traditional conductors, he has redefined opera — in his own Metropolitan and
in all houses — as a musical balance of singer and orchestra. Even when
results onstage are the despair of singing-buffs, he has made opera musically
valid once again.
[*]bo. Peter Sellars [B] Phenomenally interesting at all times, even at his
brattiest, Sellars has redefined the whole realm of performance art as a close
interweaving: music as drama as music.
[*]bo. Carlos Kleiber [B] No, the spectacle of the mysterious, unapproachable,
perfectionist conductor is not quite dead. Kleiber has achieved legend status
for the marvelous strength and clarity of his performance, for the narrowness
of his repertory (a fabulous opera conductor with only six operas in his
intellectual luggage) and for his penchant for cancelling when matters are not
to his liking. Like Maria Callas a generation ago, his stupendous performances
suggest that his idiosynacracies are worth putting up with.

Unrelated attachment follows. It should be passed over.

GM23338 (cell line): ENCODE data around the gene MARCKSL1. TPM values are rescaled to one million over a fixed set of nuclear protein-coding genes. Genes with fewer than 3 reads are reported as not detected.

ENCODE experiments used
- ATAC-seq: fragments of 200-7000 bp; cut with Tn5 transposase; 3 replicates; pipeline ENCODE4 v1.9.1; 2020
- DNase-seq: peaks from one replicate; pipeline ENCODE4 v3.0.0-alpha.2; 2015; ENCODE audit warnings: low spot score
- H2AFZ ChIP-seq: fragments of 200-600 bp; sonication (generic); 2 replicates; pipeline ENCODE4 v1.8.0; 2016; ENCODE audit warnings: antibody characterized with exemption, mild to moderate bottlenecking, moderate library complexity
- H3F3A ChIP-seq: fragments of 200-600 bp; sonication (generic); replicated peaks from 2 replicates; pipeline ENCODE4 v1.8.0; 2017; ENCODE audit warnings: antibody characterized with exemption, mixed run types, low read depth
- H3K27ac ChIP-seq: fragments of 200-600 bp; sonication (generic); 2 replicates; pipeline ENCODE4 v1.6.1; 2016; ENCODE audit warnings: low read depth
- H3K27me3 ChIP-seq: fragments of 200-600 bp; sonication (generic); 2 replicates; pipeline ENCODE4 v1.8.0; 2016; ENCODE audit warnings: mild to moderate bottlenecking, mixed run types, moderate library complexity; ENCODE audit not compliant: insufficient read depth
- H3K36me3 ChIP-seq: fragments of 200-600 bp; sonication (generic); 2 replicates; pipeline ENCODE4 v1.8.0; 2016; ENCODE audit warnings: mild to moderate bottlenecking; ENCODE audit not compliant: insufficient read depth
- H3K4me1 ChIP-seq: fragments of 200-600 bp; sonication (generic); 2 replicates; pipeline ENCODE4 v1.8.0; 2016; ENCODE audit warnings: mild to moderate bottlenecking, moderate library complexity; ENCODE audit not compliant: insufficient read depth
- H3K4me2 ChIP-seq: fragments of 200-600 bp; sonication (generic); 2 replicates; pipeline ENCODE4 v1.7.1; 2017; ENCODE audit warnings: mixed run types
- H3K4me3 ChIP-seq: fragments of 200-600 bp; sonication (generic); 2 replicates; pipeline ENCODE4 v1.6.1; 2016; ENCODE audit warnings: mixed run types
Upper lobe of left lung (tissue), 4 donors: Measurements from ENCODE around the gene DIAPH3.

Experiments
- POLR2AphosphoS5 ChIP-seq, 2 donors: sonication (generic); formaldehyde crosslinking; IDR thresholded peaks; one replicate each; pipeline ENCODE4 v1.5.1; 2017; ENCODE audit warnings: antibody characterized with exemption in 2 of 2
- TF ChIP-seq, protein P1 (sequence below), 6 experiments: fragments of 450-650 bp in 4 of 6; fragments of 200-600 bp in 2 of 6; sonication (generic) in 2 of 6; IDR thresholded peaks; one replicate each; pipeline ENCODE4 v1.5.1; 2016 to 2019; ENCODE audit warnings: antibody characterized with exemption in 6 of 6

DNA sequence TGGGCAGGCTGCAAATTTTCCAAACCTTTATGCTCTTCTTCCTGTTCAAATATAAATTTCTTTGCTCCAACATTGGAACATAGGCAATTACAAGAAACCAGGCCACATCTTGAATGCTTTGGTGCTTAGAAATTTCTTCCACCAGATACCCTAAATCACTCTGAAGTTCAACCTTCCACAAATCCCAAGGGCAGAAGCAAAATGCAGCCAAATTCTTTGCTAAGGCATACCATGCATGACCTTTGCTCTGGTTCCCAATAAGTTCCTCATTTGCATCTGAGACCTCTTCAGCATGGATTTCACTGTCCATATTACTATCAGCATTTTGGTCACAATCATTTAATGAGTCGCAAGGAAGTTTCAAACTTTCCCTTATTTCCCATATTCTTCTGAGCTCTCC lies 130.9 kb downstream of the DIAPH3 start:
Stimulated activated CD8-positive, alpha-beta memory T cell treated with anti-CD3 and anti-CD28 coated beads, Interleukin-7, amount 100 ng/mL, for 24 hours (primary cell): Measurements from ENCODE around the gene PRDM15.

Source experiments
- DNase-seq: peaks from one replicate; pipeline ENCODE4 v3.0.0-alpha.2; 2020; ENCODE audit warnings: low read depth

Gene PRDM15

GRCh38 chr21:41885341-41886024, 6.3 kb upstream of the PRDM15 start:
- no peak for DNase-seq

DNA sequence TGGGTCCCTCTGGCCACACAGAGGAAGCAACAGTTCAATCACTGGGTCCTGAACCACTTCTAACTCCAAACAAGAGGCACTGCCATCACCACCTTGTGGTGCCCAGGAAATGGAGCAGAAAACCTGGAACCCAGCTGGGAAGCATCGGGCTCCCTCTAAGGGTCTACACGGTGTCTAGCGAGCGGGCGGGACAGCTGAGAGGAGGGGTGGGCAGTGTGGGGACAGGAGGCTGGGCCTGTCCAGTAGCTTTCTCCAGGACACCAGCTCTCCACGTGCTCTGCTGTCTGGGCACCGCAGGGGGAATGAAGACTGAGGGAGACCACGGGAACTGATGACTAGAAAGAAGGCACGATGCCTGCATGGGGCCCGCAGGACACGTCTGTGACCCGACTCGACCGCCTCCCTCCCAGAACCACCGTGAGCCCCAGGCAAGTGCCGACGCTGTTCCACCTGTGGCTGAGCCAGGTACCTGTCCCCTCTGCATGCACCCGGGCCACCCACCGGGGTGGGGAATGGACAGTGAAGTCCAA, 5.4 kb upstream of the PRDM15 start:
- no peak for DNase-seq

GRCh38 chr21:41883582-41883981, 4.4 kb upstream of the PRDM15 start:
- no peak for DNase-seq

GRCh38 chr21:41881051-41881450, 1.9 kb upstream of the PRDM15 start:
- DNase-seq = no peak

[*]bo. Alfred Schnittke and Sofia Gubaidulina [B] Europe’s greatest composers,
Soviet masters of a wide range of expression, mostly abrasive and all of it
communicative. Schnittke’s Quartets and the Gubaidulina “OPffertorium,” on
records, are proof enough that there are still masterpieces to be created.
[*]bo. John Adams [B] A crossover darling, perhaps, but Adams’ major
contribution has been to compose thoroughly modern, approachable music within
traditional frameworks (including grand opera).
[*]bo. The Kronos Quartet [B] Like Adams, they are poised on the cusp of that
mythical barrier between serious and pop. What they play (Reich, Hendrix, a
medieval motet) they play with classical strength and depth. They make new
music matter, and that is a crucial accomplishment.
[*]bo. Stephen Sondheim [B] Like all the greatest artists, he forces upon us a
rethinking of artistic categories, and he bestrides the boundaries with assured
[*]bo. Thomas Hampson [B] The young American baritone has been opera’s latest
glory. (Check out his “Don Giovanni” on records.) Intelligent, versatile,
phenomenally endowed, he could be the cornerstone of opera’s next, eagerly
awaited golden age.
Hardly a pallbearers’ list, wouldn’t you agree?